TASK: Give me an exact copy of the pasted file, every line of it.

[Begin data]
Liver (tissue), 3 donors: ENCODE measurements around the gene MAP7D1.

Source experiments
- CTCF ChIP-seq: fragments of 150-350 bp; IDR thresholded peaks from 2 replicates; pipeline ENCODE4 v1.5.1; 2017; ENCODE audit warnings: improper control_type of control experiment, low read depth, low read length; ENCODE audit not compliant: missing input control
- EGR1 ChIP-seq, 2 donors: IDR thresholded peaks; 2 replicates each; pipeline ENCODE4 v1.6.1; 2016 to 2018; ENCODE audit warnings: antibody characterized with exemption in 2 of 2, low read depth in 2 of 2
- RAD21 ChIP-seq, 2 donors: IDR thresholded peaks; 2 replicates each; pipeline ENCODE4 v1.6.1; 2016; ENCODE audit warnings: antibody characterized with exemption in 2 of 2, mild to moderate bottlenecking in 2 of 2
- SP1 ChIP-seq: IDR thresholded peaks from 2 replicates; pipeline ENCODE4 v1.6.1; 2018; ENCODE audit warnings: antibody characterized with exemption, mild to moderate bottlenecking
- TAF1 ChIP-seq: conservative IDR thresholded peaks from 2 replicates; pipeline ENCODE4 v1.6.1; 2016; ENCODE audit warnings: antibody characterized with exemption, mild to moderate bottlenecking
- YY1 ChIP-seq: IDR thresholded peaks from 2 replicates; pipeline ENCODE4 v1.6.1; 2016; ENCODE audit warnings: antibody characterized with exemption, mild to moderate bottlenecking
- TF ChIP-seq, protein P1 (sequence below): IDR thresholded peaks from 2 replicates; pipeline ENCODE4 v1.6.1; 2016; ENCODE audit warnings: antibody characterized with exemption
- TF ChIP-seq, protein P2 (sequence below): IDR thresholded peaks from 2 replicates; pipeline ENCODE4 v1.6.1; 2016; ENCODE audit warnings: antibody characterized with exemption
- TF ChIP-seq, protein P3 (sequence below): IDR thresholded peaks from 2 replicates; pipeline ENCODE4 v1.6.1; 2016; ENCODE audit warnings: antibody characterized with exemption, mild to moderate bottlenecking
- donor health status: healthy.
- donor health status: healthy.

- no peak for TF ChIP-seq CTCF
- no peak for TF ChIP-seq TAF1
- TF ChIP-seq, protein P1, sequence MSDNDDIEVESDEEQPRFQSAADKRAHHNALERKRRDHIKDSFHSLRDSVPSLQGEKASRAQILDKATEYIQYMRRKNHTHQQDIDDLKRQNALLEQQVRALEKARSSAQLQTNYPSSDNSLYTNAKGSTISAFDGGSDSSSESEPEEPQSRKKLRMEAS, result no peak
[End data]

Liver (tissue), 3 donors: ENCODE measurements around the gene MAP7D1.

Source experiments
- CTCF ChIP-seq: fragments of 150-350 bp; IDR thresholded peaks from 2 replicates; pipeline ENCODE4 v1.5.1; 2017; ENCODE audit warnings: improper control_type of control experiment, low read depth, low read length; ENCODE audit not compliant: missing input control
- EGR1 ChIP-seq, 2 donors: IDR thresholded peaks; 2 replicates each; pipeline ENCODE4 v1.6.1; 2016 to 2018; ENCODE audit warnings: antibody characterized with exemption in 2 of 2, low read depth in 2 of 2
- RAD21 ChIP-seq, 2 donors: IDR thresholded peaks; 2 replicates each; pipeline ENCODE4 v1.6.1; 2016; ENCODE audit warnings: antibody characterized with exemption in 2 of 2, mild to moderate bottlenecking in 2 of 2
- SP1 ChIP-seq: IDR thresholded peaks from 2 replicates; pipeline ENCODE4 v1.6.1; 2018; ENCODE audit warnings: antibody characterized with exemption, mild to moderate bottlenecking
- TAF1 ChIP-seq: conservative IDR thresholded peaks from 2 replicates; pipeline ENCODE4 v1.6.1; 2016; ENCODE audit warnings: antibody characterized with exemption, mild to moderate bottlenecking
- YY1 ChIP-seq: IDR thresholded peaks from 2 replicates; pipeline ENCODE4 v1.6.1; 2016; ENCODE audit warnings: antibody characterized with exemption, mild to moderate bottlenecking
- TF ChIP-seq, protein P1 (sequence below): IDR thresholded peaks from 2 replicates; pipeline ENCODE4 v1.6.1; 2016; ENCODE audit warnings: antibody characterized with exemption
- TF ChIP-seq, protein P2 (sequence below): IDR thresholded peaks from 2 replicates; pipeline ENCODE4 v1.6.1; 2016; ENCODE audit warnings: antibody characterized with exemption
- TF ChIP-seq, protein P3 (sequence below): IDR thresholded peaks from 2 replicates; pipeline ENCODE4 v1.6.1; 2016; ENCODE audit warnings: antibody characterized with exemption, mild to moderate bottlenecking
- donor health status: healthy.
- donor health status: healthy.

- no peak for TF ChIP-seq CTCF
- no peak for TF ChIP-seq TAF1
- TF ChIP-seq, protein P1, sequence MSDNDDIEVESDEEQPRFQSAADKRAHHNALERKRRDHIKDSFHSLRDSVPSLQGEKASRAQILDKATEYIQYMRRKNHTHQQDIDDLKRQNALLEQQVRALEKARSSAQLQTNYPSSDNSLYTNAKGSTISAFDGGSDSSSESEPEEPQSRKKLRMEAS, result no peak